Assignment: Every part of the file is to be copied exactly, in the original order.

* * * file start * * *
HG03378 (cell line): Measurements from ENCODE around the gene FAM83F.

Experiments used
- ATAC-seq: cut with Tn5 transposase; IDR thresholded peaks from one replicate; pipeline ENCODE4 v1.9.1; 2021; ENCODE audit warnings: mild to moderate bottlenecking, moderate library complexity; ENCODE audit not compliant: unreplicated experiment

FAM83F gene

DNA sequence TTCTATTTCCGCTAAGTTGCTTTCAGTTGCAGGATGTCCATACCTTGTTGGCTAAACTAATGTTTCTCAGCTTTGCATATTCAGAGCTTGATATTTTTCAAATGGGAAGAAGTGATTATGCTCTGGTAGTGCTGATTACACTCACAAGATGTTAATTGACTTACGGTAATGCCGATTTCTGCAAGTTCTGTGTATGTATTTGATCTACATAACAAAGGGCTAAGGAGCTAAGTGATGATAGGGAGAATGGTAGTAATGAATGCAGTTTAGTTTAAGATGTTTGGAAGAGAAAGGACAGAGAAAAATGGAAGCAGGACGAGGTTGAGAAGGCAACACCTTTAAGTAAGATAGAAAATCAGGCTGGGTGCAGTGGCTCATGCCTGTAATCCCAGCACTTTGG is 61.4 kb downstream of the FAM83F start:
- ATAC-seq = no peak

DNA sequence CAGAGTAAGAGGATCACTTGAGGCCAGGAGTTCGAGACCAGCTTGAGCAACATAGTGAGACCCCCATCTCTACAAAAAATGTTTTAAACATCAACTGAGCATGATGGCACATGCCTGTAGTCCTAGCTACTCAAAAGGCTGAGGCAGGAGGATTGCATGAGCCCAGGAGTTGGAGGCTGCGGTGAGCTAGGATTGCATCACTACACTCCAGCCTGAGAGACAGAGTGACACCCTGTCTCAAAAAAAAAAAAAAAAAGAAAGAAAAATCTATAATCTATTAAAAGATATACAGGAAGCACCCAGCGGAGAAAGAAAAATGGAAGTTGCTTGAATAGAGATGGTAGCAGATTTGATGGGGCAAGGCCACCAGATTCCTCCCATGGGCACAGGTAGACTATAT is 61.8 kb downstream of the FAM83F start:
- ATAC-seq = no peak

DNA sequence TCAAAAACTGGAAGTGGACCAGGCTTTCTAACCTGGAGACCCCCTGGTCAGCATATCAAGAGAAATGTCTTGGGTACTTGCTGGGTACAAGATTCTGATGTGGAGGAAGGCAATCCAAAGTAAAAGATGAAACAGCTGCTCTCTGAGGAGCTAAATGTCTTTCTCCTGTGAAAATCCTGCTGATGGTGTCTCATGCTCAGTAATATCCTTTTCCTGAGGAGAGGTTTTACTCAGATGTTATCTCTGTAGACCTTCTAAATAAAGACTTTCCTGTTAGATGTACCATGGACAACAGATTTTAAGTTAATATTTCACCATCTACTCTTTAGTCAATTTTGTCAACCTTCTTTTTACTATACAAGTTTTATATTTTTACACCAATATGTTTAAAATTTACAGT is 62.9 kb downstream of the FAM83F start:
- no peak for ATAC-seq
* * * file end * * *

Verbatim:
HG03378 (cell line): Measurements from ENCODE around the gene FAM83F.

Experiments used
- ATAC-seq: cut with Tn5 transposase; IDR thresholded peaks from one replicate; pipeline ENCODE4 v1.9.1; 2021; ENCODE audit warnings: mild to moderate bottlenecking, moderate library complexity; ENCODE audit not compliant: unreplicated experiment

FAM83F gene

DNA sequence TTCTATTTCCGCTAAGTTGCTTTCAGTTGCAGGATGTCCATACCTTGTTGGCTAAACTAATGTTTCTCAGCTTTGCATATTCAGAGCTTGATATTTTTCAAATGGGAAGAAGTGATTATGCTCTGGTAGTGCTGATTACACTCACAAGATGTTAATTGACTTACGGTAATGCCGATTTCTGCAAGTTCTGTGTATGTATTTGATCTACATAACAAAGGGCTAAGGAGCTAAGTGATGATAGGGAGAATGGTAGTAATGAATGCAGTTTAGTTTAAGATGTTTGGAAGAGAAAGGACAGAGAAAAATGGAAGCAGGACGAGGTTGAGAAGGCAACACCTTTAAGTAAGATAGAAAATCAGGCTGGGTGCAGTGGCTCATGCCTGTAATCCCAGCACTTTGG is 61.4 kb downstream of the FAM83F start:
- ATAC-seq = no peak

DNA sequence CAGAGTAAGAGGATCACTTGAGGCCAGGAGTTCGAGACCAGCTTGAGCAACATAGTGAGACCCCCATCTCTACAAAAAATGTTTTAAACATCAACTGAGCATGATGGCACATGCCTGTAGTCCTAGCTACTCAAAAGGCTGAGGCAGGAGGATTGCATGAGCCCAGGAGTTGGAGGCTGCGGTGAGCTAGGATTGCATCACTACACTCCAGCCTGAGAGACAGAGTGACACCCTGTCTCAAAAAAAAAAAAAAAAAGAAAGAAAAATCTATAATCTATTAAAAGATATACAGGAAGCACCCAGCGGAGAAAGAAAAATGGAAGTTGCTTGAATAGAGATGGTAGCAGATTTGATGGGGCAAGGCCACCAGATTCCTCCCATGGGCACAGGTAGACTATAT is 61.8 kb downstream of the FAM83F start:
- ATAC-seq = no peak

DNA sequence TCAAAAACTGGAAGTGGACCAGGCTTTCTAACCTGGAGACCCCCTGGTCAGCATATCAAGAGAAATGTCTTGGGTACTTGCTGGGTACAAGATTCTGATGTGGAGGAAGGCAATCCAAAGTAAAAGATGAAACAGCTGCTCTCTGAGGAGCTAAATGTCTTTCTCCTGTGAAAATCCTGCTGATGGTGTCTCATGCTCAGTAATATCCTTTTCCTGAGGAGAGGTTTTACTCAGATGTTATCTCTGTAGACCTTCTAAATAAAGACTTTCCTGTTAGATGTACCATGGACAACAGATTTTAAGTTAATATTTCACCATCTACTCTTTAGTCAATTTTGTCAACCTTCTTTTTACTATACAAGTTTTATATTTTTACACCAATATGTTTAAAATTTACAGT is 62.9 kb downstream of the FAM83F start:
- no peak for ATAC-seq